Subject: I have found a CD that I think you would enjoy
Similarly Requested CDs
**FAR** Better Indie/Alternative Acid Rock Than The Purists
S. Nyland | Six Feet Of Earth & All That It Contains | 03/26/2007
(5 out of 5 stars)
"First off, I've had this CD since the week it was released, an acquaintance who works at a record store flipped me a promo copy because nobody else who worked there wanted it. That is because they were FOOLS and bought into the conventional wisdom which stated that Echo & the Bunnymen without Ian McCulloch was not Echo & the Bunnymen. Their loss, my eternal gain: From the first instance I played this CD it earned a place of respect even if I really had no idea what was going on here.
I had heard of Echo & the Bunnymen during the 80s when some of their cuts turned up on post-punk compilation records (anyone remember "Life in the European Theater"?) but to my credit or shame was unable to distinguish between the voice of McCulloch and surrogate Echo, Noel Burke. I also had no idea the drummer had died in a motorcycle accident, that the keyboard player was more of a hired gun who had augmented their live sound and been a session guest in the past, and could have given a rat's rear end that McCulloch's solo work from this period was where the "purists" leant their approval. After playing it for a few people I was informed that the record was "bogus", that it represented a "sell out" and that I was "stupid" for liking it. People ...
This is a FABULOUS collection of alternative pop songs tinged with a not so subtle psychedelic flavor that was quite the rage at the time thanks to the explosion of Manchester pop/punk pre-rave music headlined by Happy Mondays, The Farm, New Fast Automatic Daffodils, Stone Roses, etc. It was danceable punk lite that you listened to while you were tripping, essentially, and unlike some of the garbled babblings of Sean Ryder or the trite simplicity of The Farm, there is actual substance to these songs. Even with oblique stream of consciousness lyrical content that perhaps defies specific discreet meaning -- the only song I have figured out the meaning of to this day is "King of Your Castle", which believe it or not is a party song about domestic abuse. Go figure.
The rest of it is pleasingly open to interpretation, mood or temperment, and while the musical structure is unrelated to their work the lyrical content is actually quite reminscent of art rock demigods Yes: Imagine "Starship Trooper" as a new wave song and that's more or less what's going on here. The lyrics paint verbal pictures, with the selection of individual phrases that are evocative over specific content -- "Strawberry Feilds Forever" or "Penny Lane", with lots of reverb twanging guitars (VERY accurately titled album here), upbeat drumming that never gets overbearing, a pulsating bass that always contributes rather than distracts, all of it floating on top of a wafting sea of mellotron passages, channel switching phase shifts, flange effects, echos and washes of strings, Eastern culture instruments, tabla drums, feedback loops, and half-whispered backing choruses welling up out of nowhere. It's one of the most universally appealingly psychedelic albums of the 1990s, bettered perhaps only by Happy Mondays' "Pills and Thrills and Bellyaches" only because of that album's somewhat more sophisticated use of dance rhythms.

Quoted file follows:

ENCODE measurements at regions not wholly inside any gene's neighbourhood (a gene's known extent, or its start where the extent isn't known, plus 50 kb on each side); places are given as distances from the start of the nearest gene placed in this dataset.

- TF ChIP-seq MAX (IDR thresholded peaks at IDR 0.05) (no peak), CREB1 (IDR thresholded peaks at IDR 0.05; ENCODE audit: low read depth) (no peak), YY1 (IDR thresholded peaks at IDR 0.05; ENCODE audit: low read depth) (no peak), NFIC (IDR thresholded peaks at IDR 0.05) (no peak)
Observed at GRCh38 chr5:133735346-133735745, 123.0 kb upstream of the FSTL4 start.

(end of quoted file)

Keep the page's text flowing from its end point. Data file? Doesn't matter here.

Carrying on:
And now in retrospect, 17 years later, it actually holds up better, resisting some of the cliches of club rock that Happy Mondays made part of their schtick. This is very much an alternative rock album by comparison, tinged by lyrics of wistful introspection ("Gone, Gone, Gone"), searches for personal identity ("Enlightened"), social observation ("Freaks Dwell") and social critique ("King of Your Castle"), admonishments againts personal apathy ("Devilment", always my favorite track) and commentary on the aloof impersonal nature of pop culture ("Thick Skinned World"), relationships gone amiss (the marvelous "Cut and Dried"), peans to mis-spent youths ("Flaming Red") and all of it climaxing -- on CD, at any rate -- with the bone chilling anthem "False Goodbyes" which never fails to raise goosebumps on the skin of anyone who's perhaps seen a few too many friendships go by the wayside over nothing.